That is, they used religion to justify the use of the coercive power of the government to take direct action to support them in their position. They used “religious freedom”—a term that is a bit anachronistic when applied to the past—to justify the use of the state apparatus to keep people in subjugation, to bar African Americans from certain public areas, and the like.
Indeed, they used their religious beliefs to justify the government’s active infringement on the freedom of others. If a private business in the Jim Crow South wanted to serve African Americans and whites on equal terms, the government would forbid it.
That is, the state compelled private behavior—a clear demonstration of the abuse of the Jesus as a politician motif.
The use of such coercive means, however, is what progressive groups are now seeking to do: to use the power of the state to force others to engage in behavior in which they do not wish to engage. Further, they too often use religion as justification for the utilization of that coercive power.
They are repeating the earlier mistakes of the religious right and the perverse Southern preachers of the past.
They want to use the state to punish those private citizens who do not wish to engage in behavior they believe violates their religious beliefs. They want to force evangelical bakers, for example, to make cakes for ceremonies they find religiously distasteful, and they want to force Catholic adoption agencies to engage in practices inconsistent with Church teaching.
These people may very well be wrong in their religious beliefs. That is a debate worth having, a debate we should be having.
Those claiming religious freedom today, however, are merely asking to be left alone. They are not asking the state to do anything to support their positions. They are asking the state to do nothing, to refrain from forcing anyone from doing anything that violates their religious beliefs.
Progressives and the past religious abuses they attack have this fundamental thing in common: they want to use the power of the state to force private individuals to conform their behavior to a norm they seek to impose.
With some exceptions, those asking for religious exemptions are no longer asking the state to prohibit adoptions by gay couples, nor are they asking for the prohibition of gay weddings. Similarly, Catholics are not asking that birth control be banned.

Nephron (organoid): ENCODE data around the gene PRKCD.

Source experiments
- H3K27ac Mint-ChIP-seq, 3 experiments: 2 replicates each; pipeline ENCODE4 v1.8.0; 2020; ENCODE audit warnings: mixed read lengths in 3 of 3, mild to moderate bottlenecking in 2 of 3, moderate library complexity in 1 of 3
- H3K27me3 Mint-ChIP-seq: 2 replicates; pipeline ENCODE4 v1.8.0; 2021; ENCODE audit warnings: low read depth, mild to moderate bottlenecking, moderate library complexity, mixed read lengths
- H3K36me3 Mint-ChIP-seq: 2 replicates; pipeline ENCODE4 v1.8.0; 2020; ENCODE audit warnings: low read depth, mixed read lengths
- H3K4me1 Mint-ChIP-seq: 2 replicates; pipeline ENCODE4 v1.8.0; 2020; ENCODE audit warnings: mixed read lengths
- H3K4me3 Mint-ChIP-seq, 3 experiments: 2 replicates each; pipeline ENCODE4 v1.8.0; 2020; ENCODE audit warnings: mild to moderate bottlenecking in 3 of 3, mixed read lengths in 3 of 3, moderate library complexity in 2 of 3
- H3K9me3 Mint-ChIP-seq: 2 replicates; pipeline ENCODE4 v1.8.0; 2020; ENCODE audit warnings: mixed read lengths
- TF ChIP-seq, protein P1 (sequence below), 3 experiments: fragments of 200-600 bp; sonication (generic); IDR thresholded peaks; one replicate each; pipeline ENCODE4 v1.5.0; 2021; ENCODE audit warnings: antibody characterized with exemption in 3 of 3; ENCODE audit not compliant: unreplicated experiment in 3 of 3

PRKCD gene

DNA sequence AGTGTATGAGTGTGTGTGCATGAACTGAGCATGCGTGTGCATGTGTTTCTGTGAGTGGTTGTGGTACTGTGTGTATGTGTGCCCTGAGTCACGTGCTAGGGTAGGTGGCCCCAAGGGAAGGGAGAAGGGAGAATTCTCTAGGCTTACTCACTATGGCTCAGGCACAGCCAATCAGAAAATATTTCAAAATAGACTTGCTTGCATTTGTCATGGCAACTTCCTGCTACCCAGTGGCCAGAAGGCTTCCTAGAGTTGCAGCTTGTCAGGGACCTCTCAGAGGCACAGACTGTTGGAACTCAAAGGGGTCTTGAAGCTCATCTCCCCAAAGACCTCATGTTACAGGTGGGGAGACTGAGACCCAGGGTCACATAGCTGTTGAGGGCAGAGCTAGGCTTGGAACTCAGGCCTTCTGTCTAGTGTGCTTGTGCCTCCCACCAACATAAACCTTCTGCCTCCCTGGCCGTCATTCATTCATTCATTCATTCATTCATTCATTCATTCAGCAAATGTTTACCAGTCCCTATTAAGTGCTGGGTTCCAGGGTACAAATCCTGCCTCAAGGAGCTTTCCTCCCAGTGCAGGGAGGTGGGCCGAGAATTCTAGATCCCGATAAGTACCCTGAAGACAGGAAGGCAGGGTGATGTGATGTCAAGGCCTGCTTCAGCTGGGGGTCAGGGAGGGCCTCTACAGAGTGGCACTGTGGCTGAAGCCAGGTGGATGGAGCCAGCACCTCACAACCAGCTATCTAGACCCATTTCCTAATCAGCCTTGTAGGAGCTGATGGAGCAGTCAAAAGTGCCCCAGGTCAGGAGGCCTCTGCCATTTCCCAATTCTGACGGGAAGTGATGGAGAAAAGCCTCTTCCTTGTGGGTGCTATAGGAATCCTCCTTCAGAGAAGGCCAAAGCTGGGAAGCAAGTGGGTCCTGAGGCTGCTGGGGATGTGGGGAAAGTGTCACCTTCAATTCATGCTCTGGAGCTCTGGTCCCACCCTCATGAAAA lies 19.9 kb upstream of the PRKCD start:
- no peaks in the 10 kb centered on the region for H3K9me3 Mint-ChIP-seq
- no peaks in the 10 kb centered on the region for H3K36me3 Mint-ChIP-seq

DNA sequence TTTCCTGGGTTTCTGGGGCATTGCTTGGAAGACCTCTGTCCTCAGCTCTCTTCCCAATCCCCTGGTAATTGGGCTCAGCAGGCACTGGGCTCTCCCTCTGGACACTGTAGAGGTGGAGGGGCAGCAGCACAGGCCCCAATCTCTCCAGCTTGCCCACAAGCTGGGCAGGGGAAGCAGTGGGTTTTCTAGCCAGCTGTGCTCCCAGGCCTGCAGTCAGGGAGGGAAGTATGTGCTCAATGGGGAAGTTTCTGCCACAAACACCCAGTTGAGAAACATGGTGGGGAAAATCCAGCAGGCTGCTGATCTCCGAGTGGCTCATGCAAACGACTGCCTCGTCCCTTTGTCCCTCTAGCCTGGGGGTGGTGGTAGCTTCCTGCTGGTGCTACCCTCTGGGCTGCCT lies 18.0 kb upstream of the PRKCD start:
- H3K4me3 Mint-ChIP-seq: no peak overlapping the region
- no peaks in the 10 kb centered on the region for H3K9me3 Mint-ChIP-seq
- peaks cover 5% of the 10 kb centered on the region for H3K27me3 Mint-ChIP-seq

Instead, they are merely asking that they not be compelled to violate their religious beliefs. The validity of those beliefs may be in question, but the validity of using alternative theological positions to justify forcefully squashing them through state intervention should not be.
The Jesus as a politician motif is distasteful, no matter who utilizes it.
The End of This Road
We should not find private religious exemptions controversial. Everyone should take note that, while the government may agree with you today, it may disagree with you tomorrow. History bears this out.
Any time we seek to utilize the coercive power of the state to force our points of view on others, we should ask ourselves, When the shoe is on the other foot, would we want our opponents to show us the same respect that they are asking us to show them now?
This should hold true no matter what you believe about the validity of the religious beliefs these people claim. You may find them distasteful. You may find that they actually violate Christian principles. That’s fine.
But is it consistent with Christian principles to force someone to engage in particular behavior with the threat of violence? Is that not the issue here?
This is the troubling aspect of the Jesus as a politician movement in whatever form it takes. It is troubling when conservatives do it, and it is just as troubling when progressives do it.
It is the use of force in Jesus’ name. Conservative or liberal, that is a dark path down which to walk.